3. Insert a photo and resize it until it fills the page; this is your background.
  4. Insert your cover image on the right hand side/front.
  5. Use text boxes to insert your title, clip listing, etc.
  6. Print that baby out and cut to size. Continue reading

It’s Guest Post O’Clock!

Aren't I just adorable?

When my Twitter friend Kath Eastman asked me to guest post on JeremyNortham.net, I have to confess – don’t kill me, Jeremy fans! – that I didn’t recognize the name. But then I went to visit the site and…well, let’s just say I recognized the face, alright.


Northam has a lead role in Miami Medical which will premiere stateside on April 2nd and is – yes, you’ve guessed it – a medical drama set in Miami. What makes this series premiere oh-so-interesting (besides the presence of Northam and fellow Eye Candy, Cloverfield‘s Mike Vogel), is that the brains behind the operation is Jeffery Lieber.

Recognize that name? If you’re a LOST fan, you should. It pops up every week under ‘Created By.’ But the story behind how he got there – and why, to date, he’s never visited the set, met any of the cast or crew or had any input into the TV phenomenon – is a drama of Hollywood proportions.

Click here to read my guest post on JeremyNortham.net and here to follow JeremyNortham.net on Twitter.

5 Days to a Self-Published Book: Day 3 – A Cover Story


All this ‘Day 3’ and ‘A.M./P.M.’ business is really putting me in the mood for a 24 DVD marathon, and makes me want to start this blog post by saying in the gravelly voice of a male American smoker, ‘The following takes place between 10 a.m. and 11 a.m. on the day of the Californian presidential primary…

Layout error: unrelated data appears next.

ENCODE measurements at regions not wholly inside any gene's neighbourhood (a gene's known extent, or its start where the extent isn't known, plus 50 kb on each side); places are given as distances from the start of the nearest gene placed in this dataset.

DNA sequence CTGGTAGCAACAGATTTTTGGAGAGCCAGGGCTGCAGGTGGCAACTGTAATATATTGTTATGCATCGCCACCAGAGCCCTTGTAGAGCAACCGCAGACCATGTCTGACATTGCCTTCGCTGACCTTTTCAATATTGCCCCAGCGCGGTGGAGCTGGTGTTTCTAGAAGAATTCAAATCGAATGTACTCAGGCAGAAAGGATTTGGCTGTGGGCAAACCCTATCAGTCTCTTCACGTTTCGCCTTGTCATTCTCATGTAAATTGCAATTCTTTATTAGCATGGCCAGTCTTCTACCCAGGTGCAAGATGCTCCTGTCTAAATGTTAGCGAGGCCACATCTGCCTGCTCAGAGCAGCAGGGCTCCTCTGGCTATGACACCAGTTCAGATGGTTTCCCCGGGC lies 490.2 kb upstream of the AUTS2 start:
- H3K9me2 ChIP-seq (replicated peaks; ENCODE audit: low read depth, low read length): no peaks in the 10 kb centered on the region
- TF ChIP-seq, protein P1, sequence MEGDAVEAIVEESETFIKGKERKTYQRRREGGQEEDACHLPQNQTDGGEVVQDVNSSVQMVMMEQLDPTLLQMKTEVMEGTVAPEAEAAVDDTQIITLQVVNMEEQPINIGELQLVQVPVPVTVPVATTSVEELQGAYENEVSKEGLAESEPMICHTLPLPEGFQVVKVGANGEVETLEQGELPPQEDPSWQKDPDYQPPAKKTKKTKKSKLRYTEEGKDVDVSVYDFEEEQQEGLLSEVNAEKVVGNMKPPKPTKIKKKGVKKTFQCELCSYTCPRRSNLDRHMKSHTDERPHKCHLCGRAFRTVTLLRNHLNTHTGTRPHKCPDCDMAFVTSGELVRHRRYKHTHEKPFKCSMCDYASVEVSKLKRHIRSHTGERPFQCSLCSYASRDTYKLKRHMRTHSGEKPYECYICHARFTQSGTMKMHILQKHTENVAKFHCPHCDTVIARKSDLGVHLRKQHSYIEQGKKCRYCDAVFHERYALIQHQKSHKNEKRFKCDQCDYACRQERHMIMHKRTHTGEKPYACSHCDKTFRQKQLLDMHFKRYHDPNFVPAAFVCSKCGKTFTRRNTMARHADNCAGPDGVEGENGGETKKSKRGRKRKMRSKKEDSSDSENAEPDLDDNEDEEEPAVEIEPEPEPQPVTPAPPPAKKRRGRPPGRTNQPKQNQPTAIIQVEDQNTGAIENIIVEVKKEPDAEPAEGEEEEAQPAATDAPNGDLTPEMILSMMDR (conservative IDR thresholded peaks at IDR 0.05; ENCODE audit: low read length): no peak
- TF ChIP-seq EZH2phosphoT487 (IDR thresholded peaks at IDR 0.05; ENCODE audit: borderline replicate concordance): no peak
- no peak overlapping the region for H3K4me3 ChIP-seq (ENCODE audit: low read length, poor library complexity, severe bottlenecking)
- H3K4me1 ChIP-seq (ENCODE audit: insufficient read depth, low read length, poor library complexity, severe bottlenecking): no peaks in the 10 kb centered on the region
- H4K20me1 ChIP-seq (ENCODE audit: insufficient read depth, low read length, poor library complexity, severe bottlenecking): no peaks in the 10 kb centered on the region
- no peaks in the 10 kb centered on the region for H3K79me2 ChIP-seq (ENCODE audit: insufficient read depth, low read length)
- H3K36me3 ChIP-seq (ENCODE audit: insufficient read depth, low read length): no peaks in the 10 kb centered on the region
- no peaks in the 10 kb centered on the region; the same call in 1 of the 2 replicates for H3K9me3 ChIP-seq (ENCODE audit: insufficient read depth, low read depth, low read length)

But I won’t.

On Monday we wrote our book and yesterday we proofread it, formatted it and swore never to do anything like this ever again. But this morning we get to have some fun, because this morning we’re going to make ourselves our cover.

Designing a cover is treacherous POD territory. More than anywhere else, here lies a wealth of opportunities to make your book look self-published, unattractive or just, well, crap. It’s a minefield. While at first glance you might cower in a corner and swear you’re never coming out, traversing it isn’t as difficult as you might think. Just like the whole business of POD itself, there are ways around the path to unprofessionalism.

You can make your cover a number of ways:

1. Use CreateSpace Cover Creator

Both Createspace and Lulu have cover design wizards that are extremely easy to use. Some of the themes let you upload your own photos and you can of course edit the text that appears on them. That’s great, right? Actually no. They only have limited themes and in CreateSpace’s case, there’s no ‘advanced editing’ – you can stick your stuff into the blank spaces in the theme’s rigid template, and that’s that. The templates are simplistic and will make your book look self-published (at least, to the trained eye) no matter what you do with them. (Scroll down for examples.) But then they are free. Continue reading